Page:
Genre: poetryThis book, a nonsense poem by Edward Lear, is illustrated by Jan Brett. Brett's illustrations bring this colorful poem to life. This was a favorite in our house. My husband loved this poem--his father had read it to him and his siblings when he was a child. When I found this version with the beautiful pictures, it quickly became a nightly ritual. Our children could recite the lines with him, and could recite the lines just from looking at the pictures.I would use this as a read aloud for a poetry unit, as an example of a nonsense poem. I would also include other poems by Lear, especially his limericks. It would also be a nice read aloud for younger grade children, especially at the end of the day to try to wind down to get ready to go home.

Canadian Children's Book Centre

Once again the Kids Can Press Visions in Poetry series offers a stunning book. First published in 1871, The Owl and the Pussycat is one of Edward Lear’s most famous nonsense poems. It is a charming tale of love between two anthropomorphized animals: an owl and a cat. The poem features fantastical creatures such as a “piggy wig,” and made up objects such as the “runcible spoon.” Such creations are ripe for imaginative interpretations and the poem has indeed been illustrated, animated and set to music many different times. No interpretation I have seen is quite as remarkable as this one, illustrated by Stéphane Jorisch. Jorisch is a three-time winner of the Governor General’s Literary Award for Illustration and his previous books include Jabberwocky, the first book in the Visions in Poetry series. In pencil, ink and watercolor, with a fine-line style reminiscent of surrealists such as Miro, Jorisch’s illustrations for The Owl and the Pussycat tell the tale of two creatures not only divided by physical differences, but also social differences. This back-story, told in wordless spreads, shows the wealthy owl and his high-ranking family disapproving of the middle-class cat. The solution to their dilemma? Escaping to a utopia across the sea where all strange couples are happily in love, including narwhales and unicorns and mermaids and centaurs. It is the perfect place for two creatures divided by physical and socio-economic differences to marry in peace and dance in the light of the moon. Jorisch’s vision of Edward Lear’s The Owl and the Pussycat takes a charmingly absurd poem usually read to younger children and creates a thought-provoking book about acceptance that will resonate with older audiences. It is a must-have for all ages.Reviewed by Kallie George in Canadian Children's Boo NewsWinter 2008 VOL.31 NO.1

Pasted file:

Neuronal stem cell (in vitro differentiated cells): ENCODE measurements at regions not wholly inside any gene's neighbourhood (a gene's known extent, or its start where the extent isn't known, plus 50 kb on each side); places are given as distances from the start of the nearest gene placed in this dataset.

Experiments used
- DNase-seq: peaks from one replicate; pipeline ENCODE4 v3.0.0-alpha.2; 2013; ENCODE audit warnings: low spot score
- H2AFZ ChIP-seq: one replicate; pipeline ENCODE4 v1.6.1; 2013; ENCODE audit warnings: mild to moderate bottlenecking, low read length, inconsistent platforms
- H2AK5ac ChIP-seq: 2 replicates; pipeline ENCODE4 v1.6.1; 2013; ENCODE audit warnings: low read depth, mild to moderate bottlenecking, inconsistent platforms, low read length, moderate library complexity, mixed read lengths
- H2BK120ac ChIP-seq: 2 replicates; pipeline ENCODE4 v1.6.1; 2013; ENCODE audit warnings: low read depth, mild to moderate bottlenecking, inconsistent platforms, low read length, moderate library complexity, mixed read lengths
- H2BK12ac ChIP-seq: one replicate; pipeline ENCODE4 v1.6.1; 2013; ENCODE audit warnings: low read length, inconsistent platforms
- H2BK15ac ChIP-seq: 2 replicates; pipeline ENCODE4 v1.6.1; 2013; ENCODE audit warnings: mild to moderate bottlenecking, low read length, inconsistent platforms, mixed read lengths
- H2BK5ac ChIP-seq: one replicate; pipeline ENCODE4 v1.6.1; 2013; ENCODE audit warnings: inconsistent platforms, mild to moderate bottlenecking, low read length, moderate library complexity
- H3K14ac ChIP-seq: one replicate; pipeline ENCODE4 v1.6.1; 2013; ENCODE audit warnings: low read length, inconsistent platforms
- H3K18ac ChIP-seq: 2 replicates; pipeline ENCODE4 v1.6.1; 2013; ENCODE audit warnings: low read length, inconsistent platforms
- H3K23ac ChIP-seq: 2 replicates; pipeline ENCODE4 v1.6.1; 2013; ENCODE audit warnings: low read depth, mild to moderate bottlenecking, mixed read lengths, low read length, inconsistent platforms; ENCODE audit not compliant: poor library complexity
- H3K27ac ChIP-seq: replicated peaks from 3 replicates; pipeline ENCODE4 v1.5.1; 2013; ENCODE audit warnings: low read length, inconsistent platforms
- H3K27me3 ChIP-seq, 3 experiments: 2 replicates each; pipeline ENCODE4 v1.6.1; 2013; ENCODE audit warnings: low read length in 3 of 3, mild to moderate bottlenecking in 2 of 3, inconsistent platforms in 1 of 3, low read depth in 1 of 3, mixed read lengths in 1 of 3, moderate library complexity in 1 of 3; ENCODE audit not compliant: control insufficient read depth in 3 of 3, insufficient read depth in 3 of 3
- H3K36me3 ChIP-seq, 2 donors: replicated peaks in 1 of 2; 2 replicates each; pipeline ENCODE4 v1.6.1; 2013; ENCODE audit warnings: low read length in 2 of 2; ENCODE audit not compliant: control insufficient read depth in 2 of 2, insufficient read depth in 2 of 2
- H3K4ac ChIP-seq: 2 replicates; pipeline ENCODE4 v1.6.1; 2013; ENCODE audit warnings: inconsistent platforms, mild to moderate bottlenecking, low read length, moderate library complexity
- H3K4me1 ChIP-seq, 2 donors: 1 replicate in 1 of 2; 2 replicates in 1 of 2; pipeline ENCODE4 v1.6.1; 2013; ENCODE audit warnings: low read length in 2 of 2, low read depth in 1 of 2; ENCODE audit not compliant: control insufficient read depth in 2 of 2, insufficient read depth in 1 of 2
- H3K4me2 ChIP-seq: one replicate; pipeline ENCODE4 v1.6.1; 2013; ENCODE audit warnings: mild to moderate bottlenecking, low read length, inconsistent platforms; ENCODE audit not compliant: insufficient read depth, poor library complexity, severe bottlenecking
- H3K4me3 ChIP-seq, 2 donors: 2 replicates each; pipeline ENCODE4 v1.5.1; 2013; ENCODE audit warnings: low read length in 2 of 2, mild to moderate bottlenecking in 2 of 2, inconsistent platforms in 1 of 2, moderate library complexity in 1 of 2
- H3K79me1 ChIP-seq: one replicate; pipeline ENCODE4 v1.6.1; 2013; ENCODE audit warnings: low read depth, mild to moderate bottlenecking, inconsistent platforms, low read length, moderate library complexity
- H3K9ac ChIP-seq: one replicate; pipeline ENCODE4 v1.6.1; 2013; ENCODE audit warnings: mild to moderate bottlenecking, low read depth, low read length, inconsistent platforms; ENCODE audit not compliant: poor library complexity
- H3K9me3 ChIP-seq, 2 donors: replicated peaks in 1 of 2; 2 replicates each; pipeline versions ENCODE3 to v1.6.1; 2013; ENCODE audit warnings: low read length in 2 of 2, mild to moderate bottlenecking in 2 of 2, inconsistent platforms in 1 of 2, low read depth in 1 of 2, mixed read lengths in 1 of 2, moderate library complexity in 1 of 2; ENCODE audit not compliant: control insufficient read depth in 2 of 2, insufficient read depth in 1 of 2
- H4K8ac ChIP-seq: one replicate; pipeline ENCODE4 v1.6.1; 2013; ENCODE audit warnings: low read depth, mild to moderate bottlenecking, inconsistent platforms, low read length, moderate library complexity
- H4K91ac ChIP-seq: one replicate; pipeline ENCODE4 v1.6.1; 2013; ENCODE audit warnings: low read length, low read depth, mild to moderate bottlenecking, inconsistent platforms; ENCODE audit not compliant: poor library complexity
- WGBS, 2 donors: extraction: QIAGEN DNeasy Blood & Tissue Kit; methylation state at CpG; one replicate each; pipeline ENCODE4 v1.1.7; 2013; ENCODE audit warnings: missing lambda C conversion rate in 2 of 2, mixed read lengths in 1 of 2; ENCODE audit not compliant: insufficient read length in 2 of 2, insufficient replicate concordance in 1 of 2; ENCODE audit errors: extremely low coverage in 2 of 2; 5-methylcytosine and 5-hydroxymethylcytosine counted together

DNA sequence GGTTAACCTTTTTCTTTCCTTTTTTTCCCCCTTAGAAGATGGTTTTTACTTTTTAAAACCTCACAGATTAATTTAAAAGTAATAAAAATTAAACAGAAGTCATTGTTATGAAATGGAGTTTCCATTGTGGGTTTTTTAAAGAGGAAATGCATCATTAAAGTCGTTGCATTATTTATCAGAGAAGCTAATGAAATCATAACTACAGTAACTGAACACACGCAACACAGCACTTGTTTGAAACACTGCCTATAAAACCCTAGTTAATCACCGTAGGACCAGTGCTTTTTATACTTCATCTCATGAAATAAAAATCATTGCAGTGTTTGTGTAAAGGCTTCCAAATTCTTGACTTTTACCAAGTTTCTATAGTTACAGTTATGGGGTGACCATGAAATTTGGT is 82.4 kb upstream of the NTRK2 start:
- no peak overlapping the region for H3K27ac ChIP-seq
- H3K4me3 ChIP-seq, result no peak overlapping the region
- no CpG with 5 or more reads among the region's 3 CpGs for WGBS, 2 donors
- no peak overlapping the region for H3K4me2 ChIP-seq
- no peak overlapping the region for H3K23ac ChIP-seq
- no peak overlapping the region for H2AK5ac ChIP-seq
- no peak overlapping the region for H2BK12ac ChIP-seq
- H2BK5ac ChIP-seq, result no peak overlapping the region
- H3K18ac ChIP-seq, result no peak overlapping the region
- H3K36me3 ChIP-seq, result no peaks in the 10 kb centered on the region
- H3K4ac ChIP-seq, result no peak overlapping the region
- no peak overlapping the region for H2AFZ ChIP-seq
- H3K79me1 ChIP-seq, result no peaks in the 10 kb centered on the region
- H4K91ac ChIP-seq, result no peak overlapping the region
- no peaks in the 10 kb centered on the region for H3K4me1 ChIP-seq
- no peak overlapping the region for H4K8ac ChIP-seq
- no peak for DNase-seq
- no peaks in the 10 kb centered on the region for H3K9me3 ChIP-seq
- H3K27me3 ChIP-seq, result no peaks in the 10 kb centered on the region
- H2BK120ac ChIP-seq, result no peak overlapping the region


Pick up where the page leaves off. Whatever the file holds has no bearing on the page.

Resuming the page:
Sarah Sophia

Not enough can be said about this book. I know I asked my mother and father to read it to me a hundred times as a child, and read it that many more. A timeless poem of nonesense verse set to beautiful pictures.A lulling and sweet tale of love rolls off the tongue with ease - no trips or stumbles so you and your little one can relax into the evening.Boys and girls will love the story, moms and dads will appreciate it's brevity and the easy cadence.


My son has interesting tastes. Who introduced him to this? Yet, it is what he pulled from the bookshelf at the public library to check out.Yes, this classic is timeless and still nonsensical. Why would a cat and an owl marry? What fun it is to read! Lear delivers one of those memorable lines, "They danced by the light of the moon." Something that brings a smile to everyone.I'm not as impressed with the illustrations that accompany the poem in this edition.****Interesting. As I am going through my son's bookshelf, what did I find? Yuppers, a copy of this book. Who knew we owned our own copy?

Peter Bensen

everyone should read this book. I am interested in what different illustrators have done with this. Kids inherently understand the whimsy and metaphor. I love the fact that two different people can fall in love. you don't both have to love dungeons and dragons, well then again maybe in that case you both do.


Cole brought this book home to show me. This version has the most amazing illustrations. I forgot how thought provoking a children's book can be. We were trying to figure out why the owl and the pussycat wear masks when they are in public and why the other animals in the book wear masks when they are around others of their species. Alone, the owl and the pussycat remove their masks. I want to know if there's a deeper meaning beyond the obvious.You also have to love the fact that when the owl and the pussycat get married in this book, the officiant is holding a big edition of Darwin's The Origin of Species.


A lovely story for early year children which uses a combination of rhyme and repetition to tell the story of the adventures of, and eventual marriage of the owl and the pussy cat.

Henry Martin

I'm giving this one three stars, but mostly because of the huge wow factor. The illustrations are so vivid and the poem so surreal, that the first thing that came to mind is a LSD trip. The kids seem to love it though.